Introductory Modern Algebra: A Historical Approach

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Wiley, 1997 - Mathematics - 322 pages
Presenting a dynamic new historical approach to the study of abstract algebra

Much of modern algebra has its roots in the solvability of equations by radicals. Most introductory modern algebra texts, however, tend to employ an axiomatic strategy, beginning with abstract groups and ending with fields, while ignoring the issue of solvability. This book, by contrast, traces the historical development of modern algebra from the Renaissance solution of the cubic equation to Galois's expositions of his major ideas.

Professor Saul Stahl gives readers a unique opportunity to view the evolution of modern algebra as a consistent movement from concrete problems to abstract principles. By including several pertinent excerpts from the writings of mathematicians whose works kept the movement going, he helps students experience the drama of discovery behind the formulation of pivotal ideas. Students also develop a more immediate and well-grounded understanding of how equations lead to permutation groups and what those groups can tell us about multivariate functions and the 15-puzzle. To further this understanding, Dr. Stahl presents abstract groups as unifying principles rather than collections of "interesting" axioms.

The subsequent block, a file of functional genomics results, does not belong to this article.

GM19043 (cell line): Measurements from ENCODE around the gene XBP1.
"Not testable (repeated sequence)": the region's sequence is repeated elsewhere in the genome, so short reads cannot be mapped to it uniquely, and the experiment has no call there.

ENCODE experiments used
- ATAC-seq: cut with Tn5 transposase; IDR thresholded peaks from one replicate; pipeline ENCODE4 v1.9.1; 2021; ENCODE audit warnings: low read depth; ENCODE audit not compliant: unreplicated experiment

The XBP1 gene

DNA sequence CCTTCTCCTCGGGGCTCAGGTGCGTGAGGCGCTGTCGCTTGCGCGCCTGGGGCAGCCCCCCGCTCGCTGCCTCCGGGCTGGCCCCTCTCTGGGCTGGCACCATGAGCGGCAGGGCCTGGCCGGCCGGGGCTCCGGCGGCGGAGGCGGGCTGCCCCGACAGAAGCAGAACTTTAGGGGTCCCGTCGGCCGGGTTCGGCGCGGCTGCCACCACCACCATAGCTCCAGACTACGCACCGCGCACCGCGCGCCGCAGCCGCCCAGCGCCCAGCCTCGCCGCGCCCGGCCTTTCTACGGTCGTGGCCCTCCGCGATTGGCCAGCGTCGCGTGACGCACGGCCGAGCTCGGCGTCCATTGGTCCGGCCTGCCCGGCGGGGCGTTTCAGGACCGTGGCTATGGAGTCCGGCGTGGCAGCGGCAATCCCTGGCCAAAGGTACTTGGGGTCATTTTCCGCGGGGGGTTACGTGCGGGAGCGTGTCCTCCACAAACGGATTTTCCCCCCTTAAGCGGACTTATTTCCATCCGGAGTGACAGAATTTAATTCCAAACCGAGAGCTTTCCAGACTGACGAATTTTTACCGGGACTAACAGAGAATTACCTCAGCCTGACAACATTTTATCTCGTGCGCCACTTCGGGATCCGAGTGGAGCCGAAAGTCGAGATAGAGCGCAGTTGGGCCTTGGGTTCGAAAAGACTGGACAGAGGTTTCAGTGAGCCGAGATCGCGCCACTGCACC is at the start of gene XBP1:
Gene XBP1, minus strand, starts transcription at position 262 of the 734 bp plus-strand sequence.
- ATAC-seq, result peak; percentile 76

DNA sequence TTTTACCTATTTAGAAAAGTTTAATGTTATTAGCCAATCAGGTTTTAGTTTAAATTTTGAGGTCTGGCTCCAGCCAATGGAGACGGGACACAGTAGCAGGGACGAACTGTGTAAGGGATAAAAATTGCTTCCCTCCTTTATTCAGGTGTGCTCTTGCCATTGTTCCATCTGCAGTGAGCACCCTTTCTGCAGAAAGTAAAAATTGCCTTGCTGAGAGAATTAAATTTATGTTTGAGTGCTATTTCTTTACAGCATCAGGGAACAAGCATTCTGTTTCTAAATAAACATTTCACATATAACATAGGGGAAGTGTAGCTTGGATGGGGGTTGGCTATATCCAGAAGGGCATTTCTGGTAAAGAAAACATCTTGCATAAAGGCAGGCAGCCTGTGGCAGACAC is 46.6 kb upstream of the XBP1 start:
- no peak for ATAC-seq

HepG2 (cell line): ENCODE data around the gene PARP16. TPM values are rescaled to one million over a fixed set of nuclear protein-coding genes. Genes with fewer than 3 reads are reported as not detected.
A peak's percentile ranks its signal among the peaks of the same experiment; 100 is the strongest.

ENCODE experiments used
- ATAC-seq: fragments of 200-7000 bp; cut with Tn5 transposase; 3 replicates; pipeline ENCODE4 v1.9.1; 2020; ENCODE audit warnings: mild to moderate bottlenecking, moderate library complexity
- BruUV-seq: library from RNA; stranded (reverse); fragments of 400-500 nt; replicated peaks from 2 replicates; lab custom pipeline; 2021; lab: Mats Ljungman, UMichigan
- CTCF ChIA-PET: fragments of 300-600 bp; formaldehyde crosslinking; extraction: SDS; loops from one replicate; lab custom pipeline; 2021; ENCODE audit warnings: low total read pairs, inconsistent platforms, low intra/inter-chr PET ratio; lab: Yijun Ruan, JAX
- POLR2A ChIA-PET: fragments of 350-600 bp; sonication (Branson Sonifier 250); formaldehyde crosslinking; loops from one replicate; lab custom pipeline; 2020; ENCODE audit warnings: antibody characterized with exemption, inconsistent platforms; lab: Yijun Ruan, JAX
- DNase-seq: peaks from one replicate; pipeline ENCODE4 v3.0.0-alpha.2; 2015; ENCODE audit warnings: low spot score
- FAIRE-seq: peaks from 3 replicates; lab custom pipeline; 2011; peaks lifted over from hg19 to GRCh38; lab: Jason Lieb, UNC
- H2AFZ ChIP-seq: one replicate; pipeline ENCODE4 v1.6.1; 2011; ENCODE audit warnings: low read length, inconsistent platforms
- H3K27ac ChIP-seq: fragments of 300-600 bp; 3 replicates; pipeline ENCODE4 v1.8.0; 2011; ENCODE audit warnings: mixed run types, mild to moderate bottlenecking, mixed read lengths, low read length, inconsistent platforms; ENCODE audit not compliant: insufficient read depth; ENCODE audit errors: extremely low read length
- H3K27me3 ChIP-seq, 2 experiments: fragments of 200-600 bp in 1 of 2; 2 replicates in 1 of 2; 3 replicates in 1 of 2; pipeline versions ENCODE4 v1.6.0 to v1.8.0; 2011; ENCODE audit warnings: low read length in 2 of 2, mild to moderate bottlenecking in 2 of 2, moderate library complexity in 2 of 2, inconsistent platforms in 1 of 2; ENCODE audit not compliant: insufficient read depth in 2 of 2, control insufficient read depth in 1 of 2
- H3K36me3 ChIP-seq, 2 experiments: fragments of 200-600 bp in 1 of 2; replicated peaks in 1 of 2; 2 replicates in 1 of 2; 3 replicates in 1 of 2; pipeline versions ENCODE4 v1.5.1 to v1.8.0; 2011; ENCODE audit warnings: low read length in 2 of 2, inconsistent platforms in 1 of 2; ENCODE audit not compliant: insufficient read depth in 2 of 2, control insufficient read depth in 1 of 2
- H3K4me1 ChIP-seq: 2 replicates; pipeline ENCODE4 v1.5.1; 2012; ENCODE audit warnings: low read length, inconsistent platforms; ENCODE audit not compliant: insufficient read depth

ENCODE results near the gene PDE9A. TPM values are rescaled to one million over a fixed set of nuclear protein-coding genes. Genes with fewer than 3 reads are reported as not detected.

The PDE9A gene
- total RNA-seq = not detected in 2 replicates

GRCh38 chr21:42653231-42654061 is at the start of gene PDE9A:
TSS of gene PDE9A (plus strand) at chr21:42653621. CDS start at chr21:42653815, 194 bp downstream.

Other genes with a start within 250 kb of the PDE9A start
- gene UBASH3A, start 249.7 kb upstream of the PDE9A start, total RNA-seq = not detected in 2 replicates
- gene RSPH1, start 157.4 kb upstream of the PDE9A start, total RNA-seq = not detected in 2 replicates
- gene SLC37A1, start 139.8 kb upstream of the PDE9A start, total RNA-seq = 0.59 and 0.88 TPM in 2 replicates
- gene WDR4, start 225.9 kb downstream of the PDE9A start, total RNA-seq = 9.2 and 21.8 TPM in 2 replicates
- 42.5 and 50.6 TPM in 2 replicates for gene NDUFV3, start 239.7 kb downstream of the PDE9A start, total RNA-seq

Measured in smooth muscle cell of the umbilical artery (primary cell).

This fascinating, highly effective alternative to traditional survey-style expositions sets a new standard for undergraduate mathematics texts and supplies a firm foundation that will continue to support students' understanding of the subject long after the course work is completed.

An Instructor's Manual presenting detailed solutions to all the problems in the book is available upon request from the Wiley editorial department.

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Contents

Complex Numbers
2
Solutions of Equations
47
Modular Arithmetic
57
Copyright

8 other sections not shown

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About the author (1997)

SAUL STAHL, PhD, is Professor of Mathematics at the University of Kansas and a former systems programmer for IBM. He received his MA from the University of California, Berkeley, and his PhD from Western Michigan University. His main field of expertise is combinatorics. In 1986 he received the Carl A. Allendoerfer Award for excellence in expository writing from the Mathematical Association of America.

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